An Exceptional Paraiba Tourmaline and Diamond Pendant-Necklace | 帕拉伊巴碧璽配鑽石吊墜項鏈
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Captivated by Color: Important Jewels and Gemstones from an American Collector
An Exceptional Tourmaline and Diamond Pendant-Necklace
Suspending a modified triangular brilliant-cut Paraiba tourmaline weighing 10.31 carats, capped and accented by round diamonds, length adjustable from 14 to 18 inches.
In very good condition. Clasp stamped PT950 for platinum, pendant tests as platinum. The Paraiba tourmaline is a vibrant medium, slightly greenish blue color, with strong saturation, loupe-clean, with moderate pleochroism. The diamonds, estimated to weigh a total of approximately 0.65 carat, are approximately F-G color, VS clarity. Accompanied by AGL report no. 1123064 dated April 27, 2022 stating that the Paraiba tourmaline is of Classic Brazilian origin, with low temperature heating. Accompanied by AGTA report no. 96013007 dated June 18, 2004 stating that the tourmaline is of Brazilian origin, with indications of heating.
In response to your inquiry, we are pleased to provide you with a general report of the condition of the property described above. Since we are not professional conservators or restorers, we urge you to consult with a restorer or conservator of your choice who will be better able to provide a detailed, professional report. Prospective buyers should inspect each lot to satisfy themselves as to condition and must understand that any statement made by Sotheby's is merely a subjective qualified opinion. Illustrations in the catalogue may not be actual size. Prospective purchasers are reminded that, unless the catalogue description specifically states that a stone is natural, we have assumed that some form of treatment may have been used and that such treatment may not be permanent. Our presale estimates reflect this assumption. Certificates of Authenticity: Various manufacturers may not issue certificates of authenticity upon request. Sotheby's is not under an obligation to furnish the purchaser with a certificate of authenticity from the manufacturer at any time. Unless the requirements for a rescission of the sale under the Terms of Guarantee are satisfied, the failure of a manufacturer to issue a certificate will not constitute grounds to rescind the sale. Gemological Certificates and Reports: References in the catalogue descriptions to certificates or reports issued by gemological laboratories are provided only for the information of bidders, and Sotheby's does not guarantee and accepts no responsibility for the accuracy, terms or information contained in such certificates or reports. Please also note that laboratories may differ in their assessment of a gemstone (including its origin and presence, type and extent of treatments) and their certificates or reports may contain different results.NOTWITHSTANDING THIS REPORT OR ANY DISCUSSIONS CONCERNING CONDITION OF A LOT, ALL LOTS ARE OFFERED AND SOLD "AS IS" IN ACCORDANCE WITH THE CONDITIONS OF SALE PRINTED IN THE CATALOGUE.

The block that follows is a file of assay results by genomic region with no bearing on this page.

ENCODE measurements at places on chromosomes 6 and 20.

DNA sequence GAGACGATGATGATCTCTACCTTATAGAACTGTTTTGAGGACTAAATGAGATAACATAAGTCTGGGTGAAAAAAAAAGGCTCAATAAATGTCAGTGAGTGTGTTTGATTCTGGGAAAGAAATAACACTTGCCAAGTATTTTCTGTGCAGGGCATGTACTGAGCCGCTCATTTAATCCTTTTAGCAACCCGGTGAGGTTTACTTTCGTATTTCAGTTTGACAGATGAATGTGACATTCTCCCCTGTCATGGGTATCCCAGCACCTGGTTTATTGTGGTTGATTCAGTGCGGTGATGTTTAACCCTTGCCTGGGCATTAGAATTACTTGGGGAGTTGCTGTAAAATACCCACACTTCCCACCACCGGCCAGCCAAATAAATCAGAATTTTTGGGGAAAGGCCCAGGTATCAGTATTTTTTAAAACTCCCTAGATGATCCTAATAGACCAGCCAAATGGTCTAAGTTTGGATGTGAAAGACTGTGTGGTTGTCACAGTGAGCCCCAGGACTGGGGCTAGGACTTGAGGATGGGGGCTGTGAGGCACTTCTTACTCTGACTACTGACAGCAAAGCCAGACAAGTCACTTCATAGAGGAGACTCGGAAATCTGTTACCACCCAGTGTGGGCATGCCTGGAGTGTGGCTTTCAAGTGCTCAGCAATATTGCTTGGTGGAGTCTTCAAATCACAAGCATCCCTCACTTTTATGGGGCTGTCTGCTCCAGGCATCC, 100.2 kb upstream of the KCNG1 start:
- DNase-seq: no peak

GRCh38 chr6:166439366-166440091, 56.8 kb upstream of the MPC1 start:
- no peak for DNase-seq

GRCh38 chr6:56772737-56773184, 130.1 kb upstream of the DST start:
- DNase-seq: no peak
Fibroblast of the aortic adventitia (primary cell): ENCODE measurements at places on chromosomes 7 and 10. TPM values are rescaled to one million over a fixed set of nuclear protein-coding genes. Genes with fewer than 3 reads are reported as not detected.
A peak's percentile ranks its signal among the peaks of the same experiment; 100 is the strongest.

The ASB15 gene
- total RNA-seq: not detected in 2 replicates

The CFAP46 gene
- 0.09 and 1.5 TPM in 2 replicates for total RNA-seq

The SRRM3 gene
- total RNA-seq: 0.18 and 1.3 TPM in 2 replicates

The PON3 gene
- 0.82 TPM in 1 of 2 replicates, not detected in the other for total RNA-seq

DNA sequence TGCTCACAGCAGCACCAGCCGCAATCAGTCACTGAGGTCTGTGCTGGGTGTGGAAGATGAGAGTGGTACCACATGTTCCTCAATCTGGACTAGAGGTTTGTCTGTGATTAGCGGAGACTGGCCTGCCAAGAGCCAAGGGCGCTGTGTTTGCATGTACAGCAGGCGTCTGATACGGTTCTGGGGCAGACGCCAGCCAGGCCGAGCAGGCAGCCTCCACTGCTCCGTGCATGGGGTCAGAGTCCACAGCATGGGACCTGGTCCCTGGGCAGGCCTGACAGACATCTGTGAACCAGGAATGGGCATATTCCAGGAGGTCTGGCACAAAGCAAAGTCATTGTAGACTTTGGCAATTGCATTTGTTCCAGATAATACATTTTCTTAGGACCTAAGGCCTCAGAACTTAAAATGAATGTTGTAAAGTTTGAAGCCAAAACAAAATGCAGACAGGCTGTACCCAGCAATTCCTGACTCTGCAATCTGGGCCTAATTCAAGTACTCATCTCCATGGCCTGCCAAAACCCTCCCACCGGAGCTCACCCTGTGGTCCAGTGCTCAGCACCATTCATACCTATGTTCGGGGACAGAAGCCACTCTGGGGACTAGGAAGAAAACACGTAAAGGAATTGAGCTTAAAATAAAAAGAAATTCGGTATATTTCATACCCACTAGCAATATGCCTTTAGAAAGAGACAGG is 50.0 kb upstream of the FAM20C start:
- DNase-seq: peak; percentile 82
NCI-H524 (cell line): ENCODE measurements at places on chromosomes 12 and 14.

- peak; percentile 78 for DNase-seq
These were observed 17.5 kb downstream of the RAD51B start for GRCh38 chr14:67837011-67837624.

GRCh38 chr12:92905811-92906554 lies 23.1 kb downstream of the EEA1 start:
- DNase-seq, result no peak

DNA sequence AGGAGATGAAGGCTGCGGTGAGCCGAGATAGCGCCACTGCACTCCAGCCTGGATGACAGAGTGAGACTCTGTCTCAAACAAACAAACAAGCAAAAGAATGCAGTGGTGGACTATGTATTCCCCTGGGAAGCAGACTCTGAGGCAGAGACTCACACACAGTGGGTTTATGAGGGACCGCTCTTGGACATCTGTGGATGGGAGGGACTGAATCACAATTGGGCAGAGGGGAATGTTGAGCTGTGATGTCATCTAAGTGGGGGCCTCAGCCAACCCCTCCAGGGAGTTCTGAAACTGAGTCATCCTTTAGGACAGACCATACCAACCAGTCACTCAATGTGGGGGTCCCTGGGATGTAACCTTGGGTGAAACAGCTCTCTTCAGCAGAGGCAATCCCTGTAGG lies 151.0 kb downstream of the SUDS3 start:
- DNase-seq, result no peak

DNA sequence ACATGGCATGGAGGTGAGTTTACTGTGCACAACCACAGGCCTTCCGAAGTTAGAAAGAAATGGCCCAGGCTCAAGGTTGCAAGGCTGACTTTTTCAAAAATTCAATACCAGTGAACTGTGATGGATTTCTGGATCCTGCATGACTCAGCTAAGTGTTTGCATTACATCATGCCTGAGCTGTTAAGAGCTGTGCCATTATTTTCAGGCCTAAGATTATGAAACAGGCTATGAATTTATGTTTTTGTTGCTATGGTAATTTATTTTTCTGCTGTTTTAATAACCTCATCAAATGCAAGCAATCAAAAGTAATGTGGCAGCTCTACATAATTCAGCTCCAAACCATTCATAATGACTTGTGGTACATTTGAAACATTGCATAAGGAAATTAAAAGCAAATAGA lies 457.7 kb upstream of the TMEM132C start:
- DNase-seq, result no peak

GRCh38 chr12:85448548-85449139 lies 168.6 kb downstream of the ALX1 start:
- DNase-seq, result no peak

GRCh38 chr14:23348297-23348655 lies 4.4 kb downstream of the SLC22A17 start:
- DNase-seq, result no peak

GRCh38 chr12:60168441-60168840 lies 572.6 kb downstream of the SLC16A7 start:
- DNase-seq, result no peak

Accompanied by AGL report no. 1123064 dated April 27, 2022 stating that the Paraiba tourmaline is of Classic Brazilian origin, with low temperature heating.
Accompanied by Gübelin report no. 22052131 dated June 2, 2022 stating that the Paraiba tourmaline is of Brazilian origin, with undetermined treatment, together with an Information Sheet on Paraiba tourmalines and an Appendix attesting to this stone’s ‘exceptional rarities.’
Accompanied by AGTA report no. 96013007 dated June 18, 2004 stating that the tourmaline is of Brazilian origin, with indications of heating.
Tourmaline, the most diverse of all gems, has an astonishing range of colors, but none more celebrated than the “electric” Paraiba variety. This type of elbaite is colored by a complex chemical interplay notably involving traces of copper. In rare cases, typically through gentle heating, vivid “neon” green-blues and blues are produced. Many who experience these exotic hues for the first time find it difficult to believe such shocking, vibrant colors are possible in a natural stone.
Discovered in the late 1980s in São José da Batalha in the Brazilian state of Paraíba, this novelty gem was introduced at the 1990 Tucson gem and mineral show. The initial surprise over the unprecedented colors quickly turned into soaring demand and historic values for tourmaline over a short four-day period, cementing a trend that has kept a furious pace ever since. Subsequent exploration yielded small additional Brazilian deposits in the Rio Grande do Norte as well as two African finds, in Nigeria (2001) and later in Mozambique (2005). These mines produced prized Paraiba examples, but it is undeniable that the scarce few exceptional gems mined from the now exhausted original Brazilian sources remain most coveted by connoisseurs.
The present lot is an example of exceptional size and color sourced from the Brazilian finds. Weighing over 10 carats, its vivid saturation and open tone combines a pleasing hint of green to the dominant blue hue. Unlike the vast majority of Brazilian Paraiba which have transparency issues, this stone adds to its distinction with an extraordinary clarity. It is a true gem worthy of the finest collections.